I want to talk about abilities. We all have them, some good and some bad. Some we take for granted, some are hidden from us. Some abilities are abundant and clear. Are we using our abilities or wasting them? Let’s use a simple example : Do you have the ability to make people laugh? Don’t be stingy with that ability… share it and often. That ability is priceless, we need laughter and joy and smiles! I happen to have a cleaning ability (not everyone has this ability) so I use this ability to freshen spaces as often as possible. Small act but it makes me productive and happy. Think of your endless abilities, celebrate them, count them, cherish them! If it’s a challenge to list them, ask someone near to you, they can help list them. My brother thinks I have the ability to be tough through adversity. I wouldn’t have listed that for myself but he sees it. Oftentimes we have these abilities that we just don’t see in ourselves. That’s why I believe it’s so important to celebrate and cherish every ability of every individual. They shape us and they make the world beautiful just by sharing our abilities, no matter how complex or simple they are. Cheers to you and your amazing abilities, may they be a source of joy and maybe some laughter, but mostly may they be a source of celebration and inspiration to all of us.


Breaking Barriers through Adriana’s eyes

       My name is Adriana and I am a client at the Westside Regional Center, I am also a part of the Self Advocacy group. I have attended several different programs throughout the years at the Regional Center. Some programs I felt I was treated unfairly; others did not fit my schedule or were not available when I needed them. I was always unhappy and lacked the confidence I needed to get back into the workforce.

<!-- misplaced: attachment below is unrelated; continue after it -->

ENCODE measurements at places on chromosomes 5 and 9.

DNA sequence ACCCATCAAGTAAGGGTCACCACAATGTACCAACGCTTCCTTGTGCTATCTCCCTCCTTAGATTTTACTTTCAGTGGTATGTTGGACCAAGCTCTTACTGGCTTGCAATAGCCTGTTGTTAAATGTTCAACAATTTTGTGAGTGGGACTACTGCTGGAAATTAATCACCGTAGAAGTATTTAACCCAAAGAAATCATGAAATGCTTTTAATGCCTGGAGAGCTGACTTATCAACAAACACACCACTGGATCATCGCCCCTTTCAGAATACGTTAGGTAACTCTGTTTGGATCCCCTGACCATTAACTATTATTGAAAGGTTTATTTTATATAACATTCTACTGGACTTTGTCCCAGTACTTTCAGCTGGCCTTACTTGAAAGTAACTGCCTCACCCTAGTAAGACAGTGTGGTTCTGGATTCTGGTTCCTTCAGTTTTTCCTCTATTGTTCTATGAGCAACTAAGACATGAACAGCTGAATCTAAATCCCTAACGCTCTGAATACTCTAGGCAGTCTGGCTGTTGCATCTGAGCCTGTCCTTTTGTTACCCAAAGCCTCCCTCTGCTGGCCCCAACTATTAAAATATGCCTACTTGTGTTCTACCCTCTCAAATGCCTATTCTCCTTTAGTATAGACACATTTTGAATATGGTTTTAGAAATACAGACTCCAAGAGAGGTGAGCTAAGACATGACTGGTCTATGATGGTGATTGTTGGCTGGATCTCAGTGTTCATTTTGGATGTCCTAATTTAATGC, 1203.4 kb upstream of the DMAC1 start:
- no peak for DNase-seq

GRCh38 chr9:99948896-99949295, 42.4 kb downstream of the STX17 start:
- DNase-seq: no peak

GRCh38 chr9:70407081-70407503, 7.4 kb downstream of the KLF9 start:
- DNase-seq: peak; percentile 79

One day a facilitator told me about a program called Breaking Barriers. When I went to get more information, I was so happy to feel like they really listened to me and answered all the questions I had. They have completely changed my life in lots of positive ways. When I first joined the group, I was a little shy, but they helped me make friends and made me feel very welcomed. When I need help in any way, they are always there for me. Other programs never have given me the support and encouragement that Breaking Barriers has to offer. They are compassionate about what they do and guide you in the right direction. I have learned how to be confident in interviews, how to use public transportation not only in my city but all-over southern California. I have even learned how to dress to impress for an interview.

First Day as an Usher

       I recommend this program to anybody that is not happy with their current program. I used to make excuses about not attending programs but now I realize how important it is to me, and how it  benefits my life in succeeding. STOP making excuses and join Breaking Barriers! If you want to be yourself, then Breaking Barriers is for you!

Hammer Museum

There has to be a better way….

There has to be a better way….